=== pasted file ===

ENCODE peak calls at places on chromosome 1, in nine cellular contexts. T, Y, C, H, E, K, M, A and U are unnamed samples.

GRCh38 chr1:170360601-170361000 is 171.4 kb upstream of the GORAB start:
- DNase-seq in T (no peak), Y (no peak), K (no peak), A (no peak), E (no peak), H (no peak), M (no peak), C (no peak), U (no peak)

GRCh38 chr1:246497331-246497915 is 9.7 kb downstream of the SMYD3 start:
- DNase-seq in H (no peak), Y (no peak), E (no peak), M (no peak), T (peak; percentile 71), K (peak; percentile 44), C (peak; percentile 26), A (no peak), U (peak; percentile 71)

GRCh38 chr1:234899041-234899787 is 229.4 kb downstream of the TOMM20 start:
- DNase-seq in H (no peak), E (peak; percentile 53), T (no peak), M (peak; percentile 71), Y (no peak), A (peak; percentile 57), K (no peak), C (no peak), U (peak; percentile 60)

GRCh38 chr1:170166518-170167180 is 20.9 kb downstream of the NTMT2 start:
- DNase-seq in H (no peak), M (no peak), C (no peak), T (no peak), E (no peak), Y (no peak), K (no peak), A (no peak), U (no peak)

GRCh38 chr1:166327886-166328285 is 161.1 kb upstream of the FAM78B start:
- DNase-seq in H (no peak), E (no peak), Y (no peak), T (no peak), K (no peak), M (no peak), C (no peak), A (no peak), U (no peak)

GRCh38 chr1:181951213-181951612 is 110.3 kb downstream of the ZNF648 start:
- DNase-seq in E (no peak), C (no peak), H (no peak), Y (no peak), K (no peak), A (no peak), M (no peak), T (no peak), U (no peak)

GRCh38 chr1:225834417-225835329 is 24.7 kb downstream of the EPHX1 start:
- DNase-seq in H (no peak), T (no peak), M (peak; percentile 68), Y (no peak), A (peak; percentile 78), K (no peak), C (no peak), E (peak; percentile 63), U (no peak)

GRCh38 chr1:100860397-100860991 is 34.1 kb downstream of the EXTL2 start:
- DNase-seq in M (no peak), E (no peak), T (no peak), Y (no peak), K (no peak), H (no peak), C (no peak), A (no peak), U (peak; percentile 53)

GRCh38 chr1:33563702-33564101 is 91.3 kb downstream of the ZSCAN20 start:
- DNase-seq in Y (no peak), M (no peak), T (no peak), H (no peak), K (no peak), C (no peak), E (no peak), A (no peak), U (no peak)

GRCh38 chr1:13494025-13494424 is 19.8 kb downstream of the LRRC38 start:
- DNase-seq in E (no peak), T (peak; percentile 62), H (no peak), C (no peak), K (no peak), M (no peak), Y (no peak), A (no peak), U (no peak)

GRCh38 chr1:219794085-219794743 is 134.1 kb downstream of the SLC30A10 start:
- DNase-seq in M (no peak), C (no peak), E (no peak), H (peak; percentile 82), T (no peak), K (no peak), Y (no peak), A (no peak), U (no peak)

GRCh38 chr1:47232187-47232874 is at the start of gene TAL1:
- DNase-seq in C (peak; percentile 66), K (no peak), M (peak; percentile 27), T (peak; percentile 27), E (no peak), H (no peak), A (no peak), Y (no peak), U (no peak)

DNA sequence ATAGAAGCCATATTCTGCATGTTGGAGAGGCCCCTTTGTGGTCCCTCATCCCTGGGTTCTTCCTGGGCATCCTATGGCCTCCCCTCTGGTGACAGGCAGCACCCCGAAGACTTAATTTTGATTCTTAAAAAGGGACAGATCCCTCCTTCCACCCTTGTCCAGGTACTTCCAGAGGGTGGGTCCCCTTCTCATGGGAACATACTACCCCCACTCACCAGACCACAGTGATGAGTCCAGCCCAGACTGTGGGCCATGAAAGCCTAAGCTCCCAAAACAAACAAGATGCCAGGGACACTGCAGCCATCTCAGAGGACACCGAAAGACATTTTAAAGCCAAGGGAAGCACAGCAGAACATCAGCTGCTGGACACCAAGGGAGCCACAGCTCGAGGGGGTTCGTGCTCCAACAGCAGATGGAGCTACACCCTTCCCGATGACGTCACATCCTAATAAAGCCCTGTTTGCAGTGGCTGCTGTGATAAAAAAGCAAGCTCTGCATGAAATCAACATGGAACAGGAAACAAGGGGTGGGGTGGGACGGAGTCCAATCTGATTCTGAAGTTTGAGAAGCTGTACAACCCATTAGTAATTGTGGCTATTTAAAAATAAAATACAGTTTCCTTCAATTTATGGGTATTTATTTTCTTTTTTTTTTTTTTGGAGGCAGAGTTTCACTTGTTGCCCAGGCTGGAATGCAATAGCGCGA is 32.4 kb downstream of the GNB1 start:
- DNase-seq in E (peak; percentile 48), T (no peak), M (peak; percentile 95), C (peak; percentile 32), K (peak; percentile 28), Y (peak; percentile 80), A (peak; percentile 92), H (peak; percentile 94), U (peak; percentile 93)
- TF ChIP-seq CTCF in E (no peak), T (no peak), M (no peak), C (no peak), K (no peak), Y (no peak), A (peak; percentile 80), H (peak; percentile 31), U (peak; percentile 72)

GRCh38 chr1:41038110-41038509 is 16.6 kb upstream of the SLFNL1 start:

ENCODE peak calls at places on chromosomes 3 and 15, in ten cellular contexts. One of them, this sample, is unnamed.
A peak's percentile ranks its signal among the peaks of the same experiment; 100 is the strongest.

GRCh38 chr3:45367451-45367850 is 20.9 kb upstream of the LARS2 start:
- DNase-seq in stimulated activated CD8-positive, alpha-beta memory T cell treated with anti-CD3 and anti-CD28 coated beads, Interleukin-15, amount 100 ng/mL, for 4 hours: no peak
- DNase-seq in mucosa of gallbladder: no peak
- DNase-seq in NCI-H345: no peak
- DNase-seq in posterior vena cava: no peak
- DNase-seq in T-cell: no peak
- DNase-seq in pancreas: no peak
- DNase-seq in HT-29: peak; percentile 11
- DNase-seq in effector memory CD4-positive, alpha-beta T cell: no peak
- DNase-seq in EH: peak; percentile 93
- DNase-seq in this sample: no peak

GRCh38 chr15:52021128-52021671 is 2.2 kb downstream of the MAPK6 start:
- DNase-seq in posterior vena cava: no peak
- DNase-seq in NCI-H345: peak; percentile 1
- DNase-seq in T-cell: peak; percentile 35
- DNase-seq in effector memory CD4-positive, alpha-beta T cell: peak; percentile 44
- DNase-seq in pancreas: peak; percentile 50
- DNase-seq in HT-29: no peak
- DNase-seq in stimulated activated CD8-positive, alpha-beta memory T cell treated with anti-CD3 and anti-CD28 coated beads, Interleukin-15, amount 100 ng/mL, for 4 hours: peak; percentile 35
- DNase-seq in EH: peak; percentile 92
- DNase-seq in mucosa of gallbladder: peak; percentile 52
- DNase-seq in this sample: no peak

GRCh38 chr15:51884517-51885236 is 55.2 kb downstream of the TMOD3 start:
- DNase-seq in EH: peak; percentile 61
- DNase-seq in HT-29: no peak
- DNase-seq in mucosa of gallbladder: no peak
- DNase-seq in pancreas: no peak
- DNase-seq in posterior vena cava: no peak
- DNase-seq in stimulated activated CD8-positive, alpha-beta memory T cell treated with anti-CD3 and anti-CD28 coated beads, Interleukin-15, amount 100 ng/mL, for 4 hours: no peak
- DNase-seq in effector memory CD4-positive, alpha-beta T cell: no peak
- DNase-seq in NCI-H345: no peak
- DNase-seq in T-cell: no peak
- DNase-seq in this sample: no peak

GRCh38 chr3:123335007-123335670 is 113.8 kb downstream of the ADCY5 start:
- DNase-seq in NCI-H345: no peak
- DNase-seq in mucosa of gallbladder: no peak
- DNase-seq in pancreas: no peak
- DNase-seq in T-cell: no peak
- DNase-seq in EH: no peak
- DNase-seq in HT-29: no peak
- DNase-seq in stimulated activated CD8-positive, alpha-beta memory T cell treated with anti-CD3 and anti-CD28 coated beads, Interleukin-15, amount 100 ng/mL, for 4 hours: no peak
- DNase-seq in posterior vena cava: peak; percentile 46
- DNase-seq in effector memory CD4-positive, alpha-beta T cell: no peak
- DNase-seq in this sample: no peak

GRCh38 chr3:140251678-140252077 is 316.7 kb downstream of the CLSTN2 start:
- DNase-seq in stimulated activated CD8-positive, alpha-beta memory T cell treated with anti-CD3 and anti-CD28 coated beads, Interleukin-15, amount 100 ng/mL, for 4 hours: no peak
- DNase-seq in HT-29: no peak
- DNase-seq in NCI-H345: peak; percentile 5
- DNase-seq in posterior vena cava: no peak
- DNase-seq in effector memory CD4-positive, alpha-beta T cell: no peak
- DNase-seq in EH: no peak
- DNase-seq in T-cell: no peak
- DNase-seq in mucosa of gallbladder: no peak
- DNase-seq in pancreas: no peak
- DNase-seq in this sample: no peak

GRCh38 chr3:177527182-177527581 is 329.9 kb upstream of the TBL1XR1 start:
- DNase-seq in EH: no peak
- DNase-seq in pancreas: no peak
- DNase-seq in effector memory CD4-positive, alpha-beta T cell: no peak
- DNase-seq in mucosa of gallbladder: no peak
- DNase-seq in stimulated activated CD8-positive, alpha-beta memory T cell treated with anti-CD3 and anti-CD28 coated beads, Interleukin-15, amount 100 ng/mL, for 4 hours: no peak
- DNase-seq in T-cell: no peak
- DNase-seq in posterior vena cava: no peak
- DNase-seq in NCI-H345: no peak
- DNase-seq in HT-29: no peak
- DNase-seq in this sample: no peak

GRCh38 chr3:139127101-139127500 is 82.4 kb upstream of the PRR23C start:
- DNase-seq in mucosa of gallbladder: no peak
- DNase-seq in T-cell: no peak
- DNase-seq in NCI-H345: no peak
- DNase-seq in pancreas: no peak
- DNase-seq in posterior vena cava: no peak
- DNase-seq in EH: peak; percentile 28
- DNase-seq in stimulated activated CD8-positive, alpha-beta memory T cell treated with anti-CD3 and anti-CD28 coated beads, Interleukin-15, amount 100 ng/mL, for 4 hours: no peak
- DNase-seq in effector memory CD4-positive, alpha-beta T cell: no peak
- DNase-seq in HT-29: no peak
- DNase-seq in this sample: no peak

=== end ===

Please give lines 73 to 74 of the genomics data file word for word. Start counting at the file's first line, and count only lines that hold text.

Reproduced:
- DNase-seq in posterior vena cava: peak; percentile 46
- DNase-seq in effector memory CD4-positive, alpha-beta T cell: no peak